11/15/05 jessica BLAH!!!! i fell asleep watchin this movie in class...Billy Bob was the best part! 2 stars
8/18/05 ES Liked the original better 3 stars
4/13/05 Quigley this film is worthy of anice place above the gates of Hell 1 stars
2/26/05 goatfarmer not as bad as some of the damners would have one believe 4 stars
2/05/05 Amy Bradshaw This movie was an insult! Couldn't hold a candle to the one with John Wayne. 1 stars
1/15/05 tatum "Historical accuracy" dressed up with "dramatic license"; dullest war film ever 1 stars
10/16/04 gcc Historical accuracy in a movie for a change. BBT Great as crockett, Excellent... 5 stars
9/23/04 Tyrantis They died to protect their right to own slaves... wait, isn't that bad? 1 stars
7/24/04 LeAnn Cantrell (not to fret; relling is overrated) Overall good telling of the story. I learned new things about it. 4 stars
5/29/04 Hilarium Just completely uninteresting. 2 stars
5/19/04 Tom Walsh( ancestor died at Alamo) this movie sucks, a real let down could have done better 1 stars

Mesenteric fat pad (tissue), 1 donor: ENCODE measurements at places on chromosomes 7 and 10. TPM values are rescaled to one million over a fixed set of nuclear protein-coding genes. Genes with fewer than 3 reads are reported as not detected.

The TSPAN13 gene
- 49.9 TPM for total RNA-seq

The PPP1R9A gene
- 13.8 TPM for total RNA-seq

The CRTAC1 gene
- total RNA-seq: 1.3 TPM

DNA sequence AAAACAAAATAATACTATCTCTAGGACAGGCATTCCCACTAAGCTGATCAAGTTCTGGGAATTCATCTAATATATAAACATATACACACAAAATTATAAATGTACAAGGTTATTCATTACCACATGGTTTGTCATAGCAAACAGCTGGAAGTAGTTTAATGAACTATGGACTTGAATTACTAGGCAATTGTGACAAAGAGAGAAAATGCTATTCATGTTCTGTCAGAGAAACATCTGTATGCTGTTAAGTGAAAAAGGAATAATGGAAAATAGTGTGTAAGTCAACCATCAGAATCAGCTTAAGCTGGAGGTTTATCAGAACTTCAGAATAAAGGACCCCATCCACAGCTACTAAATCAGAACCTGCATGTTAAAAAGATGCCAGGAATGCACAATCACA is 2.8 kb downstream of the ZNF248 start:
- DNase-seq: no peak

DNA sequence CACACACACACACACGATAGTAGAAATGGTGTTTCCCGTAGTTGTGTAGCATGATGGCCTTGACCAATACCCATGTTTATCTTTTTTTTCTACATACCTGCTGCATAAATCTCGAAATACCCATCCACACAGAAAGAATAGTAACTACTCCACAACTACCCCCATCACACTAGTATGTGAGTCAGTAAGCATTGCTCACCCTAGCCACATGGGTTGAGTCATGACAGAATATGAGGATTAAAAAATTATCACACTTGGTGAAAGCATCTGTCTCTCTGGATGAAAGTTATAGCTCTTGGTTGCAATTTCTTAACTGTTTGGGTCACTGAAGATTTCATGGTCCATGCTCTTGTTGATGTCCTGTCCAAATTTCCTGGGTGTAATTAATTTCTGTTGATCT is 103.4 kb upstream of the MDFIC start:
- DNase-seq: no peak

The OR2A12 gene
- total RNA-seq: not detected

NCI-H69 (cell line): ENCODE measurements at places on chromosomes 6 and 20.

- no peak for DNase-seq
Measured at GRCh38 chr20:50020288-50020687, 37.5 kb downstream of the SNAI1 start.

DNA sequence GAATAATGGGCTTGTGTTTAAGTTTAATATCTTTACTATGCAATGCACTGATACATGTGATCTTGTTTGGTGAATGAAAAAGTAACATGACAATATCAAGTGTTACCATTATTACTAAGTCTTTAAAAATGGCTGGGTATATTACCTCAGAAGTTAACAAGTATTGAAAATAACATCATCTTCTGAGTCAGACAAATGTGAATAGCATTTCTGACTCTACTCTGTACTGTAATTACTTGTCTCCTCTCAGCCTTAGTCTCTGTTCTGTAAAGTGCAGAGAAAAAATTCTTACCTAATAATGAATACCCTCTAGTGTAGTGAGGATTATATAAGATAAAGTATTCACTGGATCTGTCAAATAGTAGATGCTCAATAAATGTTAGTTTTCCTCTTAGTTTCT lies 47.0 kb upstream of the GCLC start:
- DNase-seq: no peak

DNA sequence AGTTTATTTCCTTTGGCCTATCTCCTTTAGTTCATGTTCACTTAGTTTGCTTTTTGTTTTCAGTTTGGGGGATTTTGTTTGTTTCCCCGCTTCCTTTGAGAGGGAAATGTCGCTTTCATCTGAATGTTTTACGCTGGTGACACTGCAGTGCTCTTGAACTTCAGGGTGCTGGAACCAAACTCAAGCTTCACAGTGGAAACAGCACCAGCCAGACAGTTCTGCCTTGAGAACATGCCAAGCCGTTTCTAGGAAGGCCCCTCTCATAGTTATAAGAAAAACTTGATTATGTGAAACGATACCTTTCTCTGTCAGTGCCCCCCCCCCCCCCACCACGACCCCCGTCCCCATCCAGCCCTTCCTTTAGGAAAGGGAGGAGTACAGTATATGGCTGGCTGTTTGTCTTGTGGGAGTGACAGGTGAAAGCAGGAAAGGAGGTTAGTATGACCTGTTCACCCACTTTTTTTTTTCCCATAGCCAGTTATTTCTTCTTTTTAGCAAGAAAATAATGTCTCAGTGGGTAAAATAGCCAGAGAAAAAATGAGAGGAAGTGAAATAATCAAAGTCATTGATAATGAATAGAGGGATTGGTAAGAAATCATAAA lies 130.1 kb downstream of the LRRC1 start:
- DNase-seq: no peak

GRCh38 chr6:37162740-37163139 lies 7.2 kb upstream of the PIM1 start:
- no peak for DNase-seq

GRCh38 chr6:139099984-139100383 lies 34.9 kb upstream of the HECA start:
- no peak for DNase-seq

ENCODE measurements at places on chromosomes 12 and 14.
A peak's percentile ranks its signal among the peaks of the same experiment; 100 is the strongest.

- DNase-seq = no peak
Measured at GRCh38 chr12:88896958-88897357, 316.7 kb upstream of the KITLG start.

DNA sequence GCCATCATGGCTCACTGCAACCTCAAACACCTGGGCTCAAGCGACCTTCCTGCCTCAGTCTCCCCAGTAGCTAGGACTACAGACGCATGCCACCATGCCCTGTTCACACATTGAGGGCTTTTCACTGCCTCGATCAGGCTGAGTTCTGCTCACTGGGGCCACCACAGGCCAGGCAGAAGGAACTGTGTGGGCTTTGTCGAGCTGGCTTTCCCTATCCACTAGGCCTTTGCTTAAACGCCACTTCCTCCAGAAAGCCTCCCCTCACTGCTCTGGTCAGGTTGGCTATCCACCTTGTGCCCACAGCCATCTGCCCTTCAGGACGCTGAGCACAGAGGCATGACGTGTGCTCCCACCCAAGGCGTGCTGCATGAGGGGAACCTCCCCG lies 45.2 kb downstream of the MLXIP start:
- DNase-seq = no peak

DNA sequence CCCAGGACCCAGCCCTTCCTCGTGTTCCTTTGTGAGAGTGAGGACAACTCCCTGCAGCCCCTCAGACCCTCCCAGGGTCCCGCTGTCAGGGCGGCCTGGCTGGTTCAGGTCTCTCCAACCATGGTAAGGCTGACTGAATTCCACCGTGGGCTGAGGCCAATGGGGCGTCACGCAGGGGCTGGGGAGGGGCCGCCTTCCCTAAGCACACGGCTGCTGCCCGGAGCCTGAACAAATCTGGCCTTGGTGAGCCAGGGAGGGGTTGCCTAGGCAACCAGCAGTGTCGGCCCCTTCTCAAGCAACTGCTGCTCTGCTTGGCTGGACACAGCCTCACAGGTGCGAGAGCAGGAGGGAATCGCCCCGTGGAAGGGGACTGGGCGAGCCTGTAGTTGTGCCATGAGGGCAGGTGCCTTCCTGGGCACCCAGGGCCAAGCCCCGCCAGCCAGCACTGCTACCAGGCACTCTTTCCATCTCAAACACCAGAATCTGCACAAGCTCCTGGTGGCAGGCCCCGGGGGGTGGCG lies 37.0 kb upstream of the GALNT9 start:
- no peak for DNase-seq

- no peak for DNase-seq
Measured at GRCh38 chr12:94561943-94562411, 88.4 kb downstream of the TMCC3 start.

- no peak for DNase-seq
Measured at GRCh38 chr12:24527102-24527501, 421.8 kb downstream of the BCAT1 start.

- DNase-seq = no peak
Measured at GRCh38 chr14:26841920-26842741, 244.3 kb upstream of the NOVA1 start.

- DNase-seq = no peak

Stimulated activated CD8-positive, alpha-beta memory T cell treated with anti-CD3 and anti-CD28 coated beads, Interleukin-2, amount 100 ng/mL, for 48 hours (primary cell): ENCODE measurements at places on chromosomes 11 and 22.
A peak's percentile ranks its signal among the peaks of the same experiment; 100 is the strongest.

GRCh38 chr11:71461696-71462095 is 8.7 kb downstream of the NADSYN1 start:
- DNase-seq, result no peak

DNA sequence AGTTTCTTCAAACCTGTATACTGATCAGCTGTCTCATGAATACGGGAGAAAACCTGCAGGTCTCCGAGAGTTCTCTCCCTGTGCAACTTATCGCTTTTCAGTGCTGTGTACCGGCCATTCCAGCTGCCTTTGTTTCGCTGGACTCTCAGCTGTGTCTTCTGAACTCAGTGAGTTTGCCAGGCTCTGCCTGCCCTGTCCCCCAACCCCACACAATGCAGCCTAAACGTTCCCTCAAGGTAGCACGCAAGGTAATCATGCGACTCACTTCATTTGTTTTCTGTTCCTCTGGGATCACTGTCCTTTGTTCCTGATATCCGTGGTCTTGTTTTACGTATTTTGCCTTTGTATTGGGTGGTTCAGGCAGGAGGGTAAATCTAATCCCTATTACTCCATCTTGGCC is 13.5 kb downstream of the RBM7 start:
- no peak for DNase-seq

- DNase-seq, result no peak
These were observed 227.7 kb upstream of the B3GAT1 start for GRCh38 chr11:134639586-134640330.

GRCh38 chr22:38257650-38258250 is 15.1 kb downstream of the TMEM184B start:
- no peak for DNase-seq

5/05/04 John it's about real people rather than mythical icons - never sappy and good battle sequences- 5 stars
4/27/04 Alfred Boner I thoguht that this movie wasn't as good as i would of expected it to be, big boner. 1 stars
4/26/04 mary Pretty Good 4 stars
4/19/04 mjjp very disappointed 2 stars
4/18/04 Alex This is one of the best history epics. It is an outstanding movie. 5 stars
4/17/04 ALBERT H. TAYLOR JR. I like Thornton's performance of Davy Crockett. 4 stars
4/16/04 Siamese Toga Princess i hate people who laugh at those who died 4 our sake,... LIKE ALL OF U!!! 5 stars
4/15/04 Wake-Me-Up Borezilla 1 stars
4/15/04 rojo Hollywood and history usually don't mix, this time it works. 4 stars
4/14/04 Aaron Pretty Good 4 stars
4/12/04 pooman45 awsome!Best ever!I love you billy! 5 stars
4/10/04 Prof. Oliver S. Lindenbrook loved the basement scene. 5 stars
4/10/04 Amerigo Vespukey Um...these men were SLAVEOWNERS who STOLE land from Mexico. What's so great about that?!?! 1 stars
4/10/04 Gobsmack Remember this blah blah blah...IT SUCKS!!! 2 stars
4/09/04 Brian having flashbacks of pearl harbor... 2 stars
4/05/04 Ray Remember this movie!!! 4 stars
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  09-Apr-2004 (PG-13)
  DVD: 28-Sep-2004